Dynamic Psychotherapy is based on the premise that human behavior is determined by one’s past experience (particularly in childhood), genetic endowment and current life events. It recognizes the significant effects of emotions, unconscious conflicts and drives on human behavior.
Interpersonal Therapy is based on the theory that disturbed social and personal relationships can cause or precipitate depression. The illness, in turn, may make these relationships more problematic. IPT helps the patient understand his or her illness and how depression and interpersonal issues are related.
There is some evidence in controlled studies that IPT as a single agent is effective in reducing symptoms in acutely depressed patients of mild to moderate severity.
The National Institute of Mental Health studied interpersonal therapy as one of the most promising types of psychotherapy. Interpersonal therapy (IPT) is a short-term psychotherapy, normally consisting of 12 to 16 weekly sessions. It was developed specifically for the treatment of major depression, and focuses on correcting current social dysfunction. Unlike psychoanalytic psychotherapy, it does not address unconscious phenomena, such as defense mechanisms or internal conflicts. Instead, interpersonal therapy focuses primarily on the “here-and-now” factors that directly interfere with social relationships.
Behavior therapy involves activity scheduling, self-control therapy, social skills training, and problem solving. Behavior therapy has been reported to be effective in the acute treatment of patients with mild to moderately severe depressions, especially when combined with pharmacotherapy.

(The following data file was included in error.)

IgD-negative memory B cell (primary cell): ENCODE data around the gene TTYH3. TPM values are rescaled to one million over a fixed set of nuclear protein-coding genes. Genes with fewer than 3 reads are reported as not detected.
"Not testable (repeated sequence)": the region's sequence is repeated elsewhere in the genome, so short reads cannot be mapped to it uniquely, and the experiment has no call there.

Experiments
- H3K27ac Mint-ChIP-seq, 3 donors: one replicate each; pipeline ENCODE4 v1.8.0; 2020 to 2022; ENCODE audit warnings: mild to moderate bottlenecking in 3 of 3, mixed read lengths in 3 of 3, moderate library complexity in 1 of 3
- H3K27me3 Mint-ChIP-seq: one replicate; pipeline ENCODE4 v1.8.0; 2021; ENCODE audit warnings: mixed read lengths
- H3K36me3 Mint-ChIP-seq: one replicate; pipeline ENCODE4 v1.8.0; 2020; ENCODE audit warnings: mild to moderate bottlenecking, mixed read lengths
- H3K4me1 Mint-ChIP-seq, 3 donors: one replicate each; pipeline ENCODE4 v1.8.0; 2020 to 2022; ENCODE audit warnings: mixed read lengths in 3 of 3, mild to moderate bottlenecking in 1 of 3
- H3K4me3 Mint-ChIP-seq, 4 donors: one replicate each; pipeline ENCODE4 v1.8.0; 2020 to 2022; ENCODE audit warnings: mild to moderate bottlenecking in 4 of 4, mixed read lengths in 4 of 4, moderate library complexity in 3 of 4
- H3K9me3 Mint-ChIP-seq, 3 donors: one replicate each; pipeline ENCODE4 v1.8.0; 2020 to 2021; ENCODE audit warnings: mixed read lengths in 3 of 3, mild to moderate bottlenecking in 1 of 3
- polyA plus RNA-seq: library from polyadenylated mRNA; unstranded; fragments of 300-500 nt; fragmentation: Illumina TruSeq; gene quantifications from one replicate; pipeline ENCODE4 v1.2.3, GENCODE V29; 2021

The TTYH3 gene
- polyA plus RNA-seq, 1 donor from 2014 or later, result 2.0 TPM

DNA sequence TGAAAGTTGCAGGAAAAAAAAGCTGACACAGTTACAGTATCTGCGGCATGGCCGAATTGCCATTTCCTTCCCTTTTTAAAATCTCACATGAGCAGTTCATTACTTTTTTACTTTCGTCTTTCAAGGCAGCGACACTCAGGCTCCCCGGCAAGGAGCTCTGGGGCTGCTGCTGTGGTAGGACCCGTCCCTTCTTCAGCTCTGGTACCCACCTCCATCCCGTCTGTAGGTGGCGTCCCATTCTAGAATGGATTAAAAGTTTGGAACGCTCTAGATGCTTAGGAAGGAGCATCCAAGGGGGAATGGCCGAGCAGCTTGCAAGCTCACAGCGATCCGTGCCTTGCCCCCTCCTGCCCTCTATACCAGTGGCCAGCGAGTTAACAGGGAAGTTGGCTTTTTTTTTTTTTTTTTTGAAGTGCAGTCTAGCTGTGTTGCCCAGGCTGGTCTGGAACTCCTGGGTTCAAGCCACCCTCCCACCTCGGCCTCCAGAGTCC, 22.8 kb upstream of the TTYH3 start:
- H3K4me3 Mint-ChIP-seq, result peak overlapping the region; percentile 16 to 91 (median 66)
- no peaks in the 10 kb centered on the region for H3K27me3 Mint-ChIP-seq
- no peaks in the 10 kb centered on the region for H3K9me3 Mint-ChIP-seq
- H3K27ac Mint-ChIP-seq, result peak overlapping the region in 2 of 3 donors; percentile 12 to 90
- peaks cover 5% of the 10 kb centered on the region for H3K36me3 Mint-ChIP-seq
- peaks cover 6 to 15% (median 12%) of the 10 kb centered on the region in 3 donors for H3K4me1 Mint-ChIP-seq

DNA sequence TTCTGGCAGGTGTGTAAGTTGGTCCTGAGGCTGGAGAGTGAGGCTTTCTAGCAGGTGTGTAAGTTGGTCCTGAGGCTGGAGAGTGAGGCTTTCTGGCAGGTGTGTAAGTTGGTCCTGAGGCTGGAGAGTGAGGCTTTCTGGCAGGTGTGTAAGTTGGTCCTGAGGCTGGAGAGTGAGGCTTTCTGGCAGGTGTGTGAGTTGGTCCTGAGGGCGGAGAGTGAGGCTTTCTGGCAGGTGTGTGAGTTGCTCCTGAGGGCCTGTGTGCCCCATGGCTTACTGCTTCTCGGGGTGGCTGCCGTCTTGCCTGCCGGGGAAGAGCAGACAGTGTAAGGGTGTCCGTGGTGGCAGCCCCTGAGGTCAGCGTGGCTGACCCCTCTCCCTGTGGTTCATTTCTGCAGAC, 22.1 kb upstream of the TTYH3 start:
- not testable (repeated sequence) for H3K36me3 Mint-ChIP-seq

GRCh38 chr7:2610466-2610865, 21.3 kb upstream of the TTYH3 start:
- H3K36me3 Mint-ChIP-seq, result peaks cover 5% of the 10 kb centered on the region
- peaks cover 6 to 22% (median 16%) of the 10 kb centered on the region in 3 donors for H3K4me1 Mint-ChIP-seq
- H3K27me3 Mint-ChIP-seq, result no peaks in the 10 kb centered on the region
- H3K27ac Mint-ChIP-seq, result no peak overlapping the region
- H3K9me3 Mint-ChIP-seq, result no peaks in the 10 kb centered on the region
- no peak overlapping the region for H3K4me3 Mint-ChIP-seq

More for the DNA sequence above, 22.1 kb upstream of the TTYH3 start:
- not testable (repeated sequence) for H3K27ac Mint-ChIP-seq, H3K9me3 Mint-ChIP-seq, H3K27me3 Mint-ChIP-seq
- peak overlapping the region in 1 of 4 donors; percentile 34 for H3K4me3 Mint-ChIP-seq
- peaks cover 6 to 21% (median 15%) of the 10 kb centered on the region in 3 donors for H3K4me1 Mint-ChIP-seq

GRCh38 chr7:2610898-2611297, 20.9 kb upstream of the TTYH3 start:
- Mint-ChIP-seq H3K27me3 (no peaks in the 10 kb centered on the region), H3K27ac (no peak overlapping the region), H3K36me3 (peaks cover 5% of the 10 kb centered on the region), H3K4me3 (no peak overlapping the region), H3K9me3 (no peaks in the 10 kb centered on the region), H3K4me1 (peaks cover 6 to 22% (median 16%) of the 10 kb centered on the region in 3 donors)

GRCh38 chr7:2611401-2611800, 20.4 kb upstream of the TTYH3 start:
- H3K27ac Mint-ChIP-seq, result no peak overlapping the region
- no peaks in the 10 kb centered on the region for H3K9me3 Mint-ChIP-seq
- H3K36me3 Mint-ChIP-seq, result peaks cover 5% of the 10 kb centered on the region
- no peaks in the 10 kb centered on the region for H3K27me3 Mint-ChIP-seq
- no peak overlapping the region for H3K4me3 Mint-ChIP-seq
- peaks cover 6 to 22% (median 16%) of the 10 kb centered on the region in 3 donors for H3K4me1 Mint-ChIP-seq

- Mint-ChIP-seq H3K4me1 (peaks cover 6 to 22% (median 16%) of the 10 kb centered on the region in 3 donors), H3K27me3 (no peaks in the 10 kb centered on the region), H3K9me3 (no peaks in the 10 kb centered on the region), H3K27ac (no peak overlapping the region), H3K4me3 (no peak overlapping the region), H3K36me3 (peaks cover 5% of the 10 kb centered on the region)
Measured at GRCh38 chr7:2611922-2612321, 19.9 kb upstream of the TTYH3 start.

Cognitive Behavior Therapy (CBT)
The cognitive approach to psychotherapy maintains that irrational beliefs and distorted attitudes toward the self, the environment and the future, perpetuate depressive affects and that these may be reversed through CBT.
There is some evidence that cognitive therapy reduces depressive symptoms during the acute phase of less severe forms of depression.
Electroconvulsive Therapy (ECT)
ECT is primarily used for severely depressed patients who have not responded to antidepressant medicines, and who frequently have psychotic features, acute suicidality, or food refusal. It can also be used for patients who are severely depressed and have other chronic general medical illnesses which make taking antipsychotic medications difficult. Changes in the way ECT is delivered have made ECT a better tolerated treatment.
Importance of Continuation of Treatment
There is a period of time following the relief of symptoms during which discontinuation of the treatment would likely result in relapse. The NIMH Depression Collaboration Research Program found that four months of treatment with medication or cognitive behavioral and interpersonal psychotherapy is insufficient for most depressed patients to fully recover and enjoy lasting remission. Their 18-month follow-up after a course of treatment found relapses of between 33 and 50 percent of those initially responding to a short-term treatment.